Obama on Senate bill: It's 'not a health care bill'

Governors in states that expanded Medicaid are wary of a bill revealed Thursday, June 22, by Republican.

After being passed in the House, the bill has been under deliberation as Republican higher-ups have reportedly drafted the Act in secret.

It allows insurance companies to charge older Americans more, so again we have a bill that would make health care harder to afford for the poor and the old. If they vote against a repeal bill now, they will be charged with not fulfilling their years-long promise back home.

The plan gets rid of those mandates. "Despite promises to the contrary, it will leave millions of people without health coverage, and others with only bare bones plans that will be insufficient to properly address their needs".

"The bill will encourage a lot more of those individuals to buy health insurance, ' Roy says". It also concluded that "less healthy people would face extremely high premiums". "And the tax credits in the bill will also be better designed".

The plan keeps some popular parts of Obamacare.

Certain provisions of the current health care law would remain intact, including covering pre-existing conditions and allowing those up to age 26 to remain on their parent's health insurance coverage.

Trump welcomed the Bill but indicated that changes may be in store. The Affordable Care Act capped it at three times more.

"If the only people motivated to buy insurance are going to be the ones who really need it, insurers are really going to have a strong incentive to use their benefit design to deter enrollment for the sickest people", said Corlette.

Susan Collins (R-ME) said she could not support the Senate Republicans' health care bill if the Congressional Budget Office finds millions will lose their coverage.

In addition, it calls for extra federal funding to be awarded to states for addiction and mental health treatment, services covered by Medicaid. Instead, slashing Medicaid spending creates fiscal headroom for what is euphemistically being called "tax reform" - a soon-to-come package of huge tax cuts favoring the wealthy.

Unlike House Republicans, their Senate colleagues should not brush these consequences aside.

Second, how do they think it will play out politically when the blame for the exchanges' implosion shifts from the Democrats to the Republicans? "In the long run, it's no better, and in some aspects it's even worse than the House bill", said John Baackes, chief executive of L.A. Care Health Plan, a California health plan with 2 million Medicaid members who spearheaded a sharply critical letter to lawmakers arguing against Medicaid cuts earlier this week.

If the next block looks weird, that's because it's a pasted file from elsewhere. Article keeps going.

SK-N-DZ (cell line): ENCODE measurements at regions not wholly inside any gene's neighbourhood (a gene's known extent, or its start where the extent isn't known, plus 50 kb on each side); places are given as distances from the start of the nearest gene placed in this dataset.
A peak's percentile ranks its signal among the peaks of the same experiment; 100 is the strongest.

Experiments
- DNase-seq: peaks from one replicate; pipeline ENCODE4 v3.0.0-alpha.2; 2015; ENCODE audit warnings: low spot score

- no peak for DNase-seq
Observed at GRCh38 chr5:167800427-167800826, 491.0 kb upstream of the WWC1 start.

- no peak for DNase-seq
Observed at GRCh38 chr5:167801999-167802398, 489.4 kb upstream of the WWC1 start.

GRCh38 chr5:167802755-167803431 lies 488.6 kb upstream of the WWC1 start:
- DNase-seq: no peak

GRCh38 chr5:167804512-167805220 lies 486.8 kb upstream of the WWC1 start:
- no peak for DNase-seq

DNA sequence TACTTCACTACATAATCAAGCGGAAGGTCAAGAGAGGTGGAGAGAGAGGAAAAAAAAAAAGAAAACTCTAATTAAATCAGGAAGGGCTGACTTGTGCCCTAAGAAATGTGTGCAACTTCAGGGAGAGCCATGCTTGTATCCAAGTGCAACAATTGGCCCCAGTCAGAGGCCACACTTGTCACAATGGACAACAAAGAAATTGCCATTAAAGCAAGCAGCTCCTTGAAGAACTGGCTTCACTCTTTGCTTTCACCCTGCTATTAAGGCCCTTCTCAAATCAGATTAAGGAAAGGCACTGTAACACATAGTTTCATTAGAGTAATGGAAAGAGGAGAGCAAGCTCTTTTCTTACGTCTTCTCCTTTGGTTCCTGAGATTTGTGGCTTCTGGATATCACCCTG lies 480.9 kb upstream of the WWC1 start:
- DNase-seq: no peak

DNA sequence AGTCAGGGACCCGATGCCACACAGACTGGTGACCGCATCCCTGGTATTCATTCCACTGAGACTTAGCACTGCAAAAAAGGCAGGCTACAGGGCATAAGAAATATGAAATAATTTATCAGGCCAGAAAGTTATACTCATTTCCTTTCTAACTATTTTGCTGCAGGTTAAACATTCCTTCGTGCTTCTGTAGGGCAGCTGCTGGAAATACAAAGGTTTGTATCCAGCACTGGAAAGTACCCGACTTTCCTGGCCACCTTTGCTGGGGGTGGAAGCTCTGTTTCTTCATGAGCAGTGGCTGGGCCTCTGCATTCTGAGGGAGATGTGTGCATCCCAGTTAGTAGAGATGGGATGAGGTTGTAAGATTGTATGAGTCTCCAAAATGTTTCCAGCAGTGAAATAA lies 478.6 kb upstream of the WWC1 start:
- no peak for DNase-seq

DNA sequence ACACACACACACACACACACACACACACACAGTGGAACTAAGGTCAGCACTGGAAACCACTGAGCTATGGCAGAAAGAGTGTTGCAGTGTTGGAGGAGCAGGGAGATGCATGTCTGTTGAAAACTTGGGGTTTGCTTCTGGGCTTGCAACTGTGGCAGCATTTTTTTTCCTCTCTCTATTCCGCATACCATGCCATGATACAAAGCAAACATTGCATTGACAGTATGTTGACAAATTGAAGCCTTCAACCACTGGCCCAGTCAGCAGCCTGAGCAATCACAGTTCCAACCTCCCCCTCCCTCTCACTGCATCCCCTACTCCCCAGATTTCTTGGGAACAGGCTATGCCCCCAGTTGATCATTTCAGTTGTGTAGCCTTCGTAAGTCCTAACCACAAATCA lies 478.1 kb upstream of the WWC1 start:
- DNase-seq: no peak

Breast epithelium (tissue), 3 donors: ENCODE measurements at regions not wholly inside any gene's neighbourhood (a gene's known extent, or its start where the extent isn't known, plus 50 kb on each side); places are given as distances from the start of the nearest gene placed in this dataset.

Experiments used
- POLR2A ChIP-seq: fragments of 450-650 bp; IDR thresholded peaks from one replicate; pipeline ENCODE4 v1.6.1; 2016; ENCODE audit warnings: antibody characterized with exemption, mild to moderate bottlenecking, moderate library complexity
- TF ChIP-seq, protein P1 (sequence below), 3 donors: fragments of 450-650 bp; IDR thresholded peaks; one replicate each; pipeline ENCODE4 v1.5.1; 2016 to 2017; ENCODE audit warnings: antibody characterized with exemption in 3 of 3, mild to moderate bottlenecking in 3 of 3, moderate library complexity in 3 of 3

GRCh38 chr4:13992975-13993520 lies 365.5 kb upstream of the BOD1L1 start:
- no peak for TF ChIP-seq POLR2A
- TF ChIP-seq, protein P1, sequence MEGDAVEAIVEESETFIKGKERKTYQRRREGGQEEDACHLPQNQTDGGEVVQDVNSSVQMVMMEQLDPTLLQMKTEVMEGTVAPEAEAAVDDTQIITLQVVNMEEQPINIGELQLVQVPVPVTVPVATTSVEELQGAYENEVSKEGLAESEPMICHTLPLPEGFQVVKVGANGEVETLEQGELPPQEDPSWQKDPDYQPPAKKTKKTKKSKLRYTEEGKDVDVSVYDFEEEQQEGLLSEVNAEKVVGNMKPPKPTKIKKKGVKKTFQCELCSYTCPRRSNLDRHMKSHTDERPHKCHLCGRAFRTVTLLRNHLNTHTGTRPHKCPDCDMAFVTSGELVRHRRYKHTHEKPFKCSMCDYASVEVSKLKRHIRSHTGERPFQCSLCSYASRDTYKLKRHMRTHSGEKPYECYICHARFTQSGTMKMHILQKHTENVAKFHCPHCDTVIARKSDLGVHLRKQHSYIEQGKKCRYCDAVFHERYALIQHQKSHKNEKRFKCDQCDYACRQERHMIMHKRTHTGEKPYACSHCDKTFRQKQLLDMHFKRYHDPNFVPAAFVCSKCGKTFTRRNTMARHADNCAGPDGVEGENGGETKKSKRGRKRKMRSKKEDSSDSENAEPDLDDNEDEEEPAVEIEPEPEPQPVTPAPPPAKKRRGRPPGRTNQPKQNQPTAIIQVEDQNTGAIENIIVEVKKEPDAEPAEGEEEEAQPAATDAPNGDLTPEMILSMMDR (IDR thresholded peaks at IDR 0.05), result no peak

McConnell released the bill Thursday, drafted after weeks of closed-door meetings searching for middle ground between conservative senators seeking an aggressive repeal of Obama's statute and centrists warning about going too far.

President Donald Trump tweeted his approval of the Senate plan Thursday evening.

More significantly, ends Medicaid's longtime status as an open-ended entitlement, with Washington paying a share of what each state spends.

ALISON KODJAK, BYLINE: The Senate proposal is broadly similar to the bill passed by House Republicans last month.

"We're always anxious about the clientele", Camacho said.

Senate GOP bill: Premium subsidies are keyed to income, age and geography, and are more tightly focused on lower-income people. Avik Roy is a physician and founder of the conservative Foundation for Research on Equal Opportunity. While the new bill would still cover them, it would also make things costlier for people living in rural areas.

"Indeed, it is the largest single payer in the American health care system, covering more than 20 percent of the population". But it then allows states to ask for waivers to opt out of that requirement.

Obamacare has been credited with expanding health coverage to many more Americans.

In the coming years, states could also change what are considered essential health benefits like maternity care and chronic-disease management, which insurers now have to cover. It would raise costs, reduce coverage, roll back protections, and ruin Medicaid as we know it. The program now gives states all the money needed to cover eligible recipients and procedures.

The Democrats oppose it and several Republican senators have objected, making its passage uncertain.

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